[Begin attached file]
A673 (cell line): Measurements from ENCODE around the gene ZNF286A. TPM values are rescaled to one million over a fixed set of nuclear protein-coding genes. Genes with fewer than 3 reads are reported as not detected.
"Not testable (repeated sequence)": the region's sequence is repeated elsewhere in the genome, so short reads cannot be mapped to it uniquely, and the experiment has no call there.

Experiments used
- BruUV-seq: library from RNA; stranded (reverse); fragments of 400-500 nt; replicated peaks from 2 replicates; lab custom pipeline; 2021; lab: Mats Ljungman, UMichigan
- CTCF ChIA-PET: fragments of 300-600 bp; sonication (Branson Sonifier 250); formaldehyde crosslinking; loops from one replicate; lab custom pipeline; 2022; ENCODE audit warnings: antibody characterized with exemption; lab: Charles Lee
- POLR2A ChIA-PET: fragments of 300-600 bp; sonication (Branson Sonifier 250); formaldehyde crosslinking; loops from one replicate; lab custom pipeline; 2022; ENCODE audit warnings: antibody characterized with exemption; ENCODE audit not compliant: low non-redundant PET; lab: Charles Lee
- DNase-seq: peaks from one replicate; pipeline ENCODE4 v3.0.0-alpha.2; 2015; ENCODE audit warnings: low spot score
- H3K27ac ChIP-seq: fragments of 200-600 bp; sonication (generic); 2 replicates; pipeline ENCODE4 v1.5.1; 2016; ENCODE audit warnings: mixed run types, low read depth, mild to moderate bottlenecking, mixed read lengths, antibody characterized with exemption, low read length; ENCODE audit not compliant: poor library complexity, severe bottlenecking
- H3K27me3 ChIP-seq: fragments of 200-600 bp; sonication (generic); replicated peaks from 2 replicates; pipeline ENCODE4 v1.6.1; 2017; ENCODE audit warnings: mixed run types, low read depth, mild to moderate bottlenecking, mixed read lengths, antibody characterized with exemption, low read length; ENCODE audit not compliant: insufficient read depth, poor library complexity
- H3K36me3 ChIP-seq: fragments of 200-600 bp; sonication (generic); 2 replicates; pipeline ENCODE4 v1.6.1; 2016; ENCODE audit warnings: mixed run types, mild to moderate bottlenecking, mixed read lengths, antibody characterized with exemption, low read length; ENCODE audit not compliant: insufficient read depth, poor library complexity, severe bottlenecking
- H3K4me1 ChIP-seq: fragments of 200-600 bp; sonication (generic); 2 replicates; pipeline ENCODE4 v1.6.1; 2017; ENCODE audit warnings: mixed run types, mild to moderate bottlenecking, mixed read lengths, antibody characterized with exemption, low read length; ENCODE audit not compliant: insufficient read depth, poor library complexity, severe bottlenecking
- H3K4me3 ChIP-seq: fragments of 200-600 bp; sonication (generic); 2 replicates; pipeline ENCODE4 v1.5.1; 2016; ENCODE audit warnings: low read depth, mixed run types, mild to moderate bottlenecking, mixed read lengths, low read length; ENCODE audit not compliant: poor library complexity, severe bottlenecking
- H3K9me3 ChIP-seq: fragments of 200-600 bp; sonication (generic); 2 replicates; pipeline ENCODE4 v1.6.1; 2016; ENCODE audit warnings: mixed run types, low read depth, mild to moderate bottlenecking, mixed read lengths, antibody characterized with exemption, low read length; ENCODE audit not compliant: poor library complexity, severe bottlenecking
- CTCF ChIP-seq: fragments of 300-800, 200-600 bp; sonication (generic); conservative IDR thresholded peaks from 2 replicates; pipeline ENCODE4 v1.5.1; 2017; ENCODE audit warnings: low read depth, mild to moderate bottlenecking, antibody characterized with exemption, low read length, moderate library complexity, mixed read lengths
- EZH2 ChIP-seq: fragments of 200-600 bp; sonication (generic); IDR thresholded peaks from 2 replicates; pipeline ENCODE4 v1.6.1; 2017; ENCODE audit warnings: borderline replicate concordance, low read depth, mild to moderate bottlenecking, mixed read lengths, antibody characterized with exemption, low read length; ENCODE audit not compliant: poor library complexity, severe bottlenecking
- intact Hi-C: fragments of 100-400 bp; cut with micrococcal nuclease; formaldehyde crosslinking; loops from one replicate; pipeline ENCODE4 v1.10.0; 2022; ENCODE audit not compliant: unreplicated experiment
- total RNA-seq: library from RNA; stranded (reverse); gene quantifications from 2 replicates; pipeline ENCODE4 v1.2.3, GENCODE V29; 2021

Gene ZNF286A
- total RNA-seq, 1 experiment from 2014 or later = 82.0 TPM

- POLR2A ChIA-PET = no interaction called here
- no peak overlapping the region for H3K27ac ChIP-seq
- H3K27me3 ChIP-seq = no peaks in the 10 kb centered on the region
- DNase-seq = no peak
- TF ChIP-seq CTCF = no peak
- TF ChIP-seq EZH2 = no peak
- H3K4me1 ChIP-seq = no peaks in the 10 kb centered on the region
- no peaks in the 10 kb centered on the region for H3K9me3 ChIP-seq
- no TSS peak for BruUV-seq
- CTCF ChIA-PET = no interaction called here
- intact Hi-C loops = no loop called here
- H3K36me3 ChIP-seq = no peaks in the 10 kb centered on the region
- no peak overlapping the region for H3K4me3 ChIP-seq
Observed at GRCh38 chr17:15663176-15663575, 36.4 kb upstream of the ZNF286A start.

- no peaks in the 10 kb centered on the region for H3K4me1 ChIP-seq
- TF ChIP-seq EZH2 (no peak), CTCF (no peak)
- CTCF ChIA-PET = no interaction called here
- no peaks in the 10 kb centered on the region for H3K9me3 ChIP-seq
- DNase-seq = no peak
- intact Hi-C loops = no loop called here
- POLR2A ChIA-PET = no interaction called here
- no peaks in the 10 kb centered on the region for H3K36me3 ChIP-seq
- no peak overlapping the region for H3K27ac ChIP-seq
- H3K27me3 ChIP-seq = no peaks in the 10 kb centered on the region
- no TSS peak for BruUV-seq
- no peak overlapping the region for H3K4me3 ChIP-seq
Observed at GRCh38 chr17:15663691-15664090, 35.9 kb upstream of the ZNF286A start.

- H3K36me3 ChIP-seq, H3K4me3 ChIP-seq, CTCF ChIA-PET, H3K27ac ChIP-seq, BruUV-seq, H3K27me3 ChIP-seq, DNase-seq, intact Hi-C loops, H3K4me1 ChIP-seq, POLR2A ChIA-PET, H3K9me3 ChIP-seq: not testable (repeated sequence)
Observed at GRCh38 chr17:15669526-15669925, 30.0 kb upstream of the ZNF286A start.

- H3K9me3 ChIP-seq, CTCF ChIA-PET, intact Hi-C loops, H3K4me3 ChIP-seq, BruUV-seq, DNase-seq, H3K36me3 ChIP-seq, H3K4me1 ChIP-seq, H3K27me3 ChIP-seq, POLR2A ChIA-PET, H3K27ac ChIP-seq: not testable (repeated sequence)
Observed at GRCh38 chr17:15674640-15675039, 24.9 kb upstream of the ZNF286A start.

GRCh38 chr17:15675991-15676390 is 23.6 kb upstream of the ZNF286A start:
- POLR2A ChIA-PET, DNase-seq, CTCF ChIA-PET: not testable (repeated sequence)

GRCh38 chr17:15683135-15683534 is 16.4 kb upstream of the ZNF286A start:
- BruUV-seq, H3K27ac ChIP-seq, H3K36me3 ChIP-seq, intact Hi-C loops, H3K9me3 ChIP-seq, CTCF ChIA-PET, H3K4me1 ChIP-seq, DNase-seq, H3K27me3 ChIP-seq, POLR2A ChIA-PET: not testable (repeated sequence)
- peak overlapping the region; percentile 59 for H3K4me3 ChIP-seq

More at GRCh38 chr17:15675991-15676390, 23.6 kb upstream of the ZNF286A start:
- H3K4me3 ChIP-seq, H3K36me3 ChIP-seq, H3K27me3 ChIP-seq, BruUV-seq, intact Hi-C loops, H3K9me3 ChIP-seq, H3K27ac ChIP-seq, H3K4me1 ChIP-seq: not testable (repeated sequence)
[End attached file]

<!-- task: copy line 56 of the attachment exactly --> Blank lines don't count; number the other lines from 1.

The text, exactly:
More at GRCh38 chr17:15675991-15676390, 23.6 kb upstream of the ZNF286A start: